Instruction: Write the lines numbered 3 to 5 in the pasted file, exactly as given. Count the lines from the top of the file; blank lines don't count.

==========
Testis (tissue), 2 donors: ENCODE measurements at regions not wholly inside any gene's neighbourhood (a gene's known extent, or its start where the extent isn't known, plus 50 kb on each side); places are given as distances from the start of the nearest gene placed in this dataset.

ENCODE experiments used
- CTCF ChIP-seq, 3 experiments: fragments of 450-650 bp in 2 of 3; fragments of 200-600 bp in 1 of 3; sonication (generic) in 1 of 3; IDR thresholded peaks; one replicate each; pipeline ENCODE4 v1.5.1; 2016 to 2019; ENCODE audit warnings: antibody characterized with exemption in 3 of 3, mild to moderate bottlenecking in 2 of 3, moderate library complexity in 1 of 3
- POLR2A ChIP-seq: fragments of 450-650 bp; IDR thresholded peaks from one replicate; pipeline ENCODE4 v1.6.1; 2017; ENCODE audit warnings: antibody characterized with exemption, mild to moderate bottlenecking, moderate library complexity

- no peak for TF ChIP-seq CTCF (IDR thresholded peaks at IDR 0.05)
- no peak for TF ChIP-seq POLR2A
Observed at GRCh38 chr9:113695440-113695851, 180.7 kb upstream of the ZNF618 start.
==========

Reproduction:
- CTCF ChIP-seq, 3 experiments: fragments of 450-650 bp in 2 of 3; fragments of 200-600 bp in 1 of 3; sonication (generic) in 1 of 3; IDR thresholded peaks; one replicate each; pipeline ENCODE4 v1.5.1; 2016 to 2019; ENCODE audit warnings: antibody characterized with exemption in 3 of 3, mild to moderate bottlenecking in 2 of 3, moderate library complexity in 1 of 3
- POLR2A ChIP-seq: fragments of 450-650 bp; IDR thresholded peaks from one replicate; pipeline ENCODE4 v1.6.1; 2017; ENCODE audit warnings: antibody characterized with exemption, mild to moderate bottlenecking, moderate library complexity

- no peak for TF ChIP-seq CTCF (IDR thresholded peaks at IDR 0.05)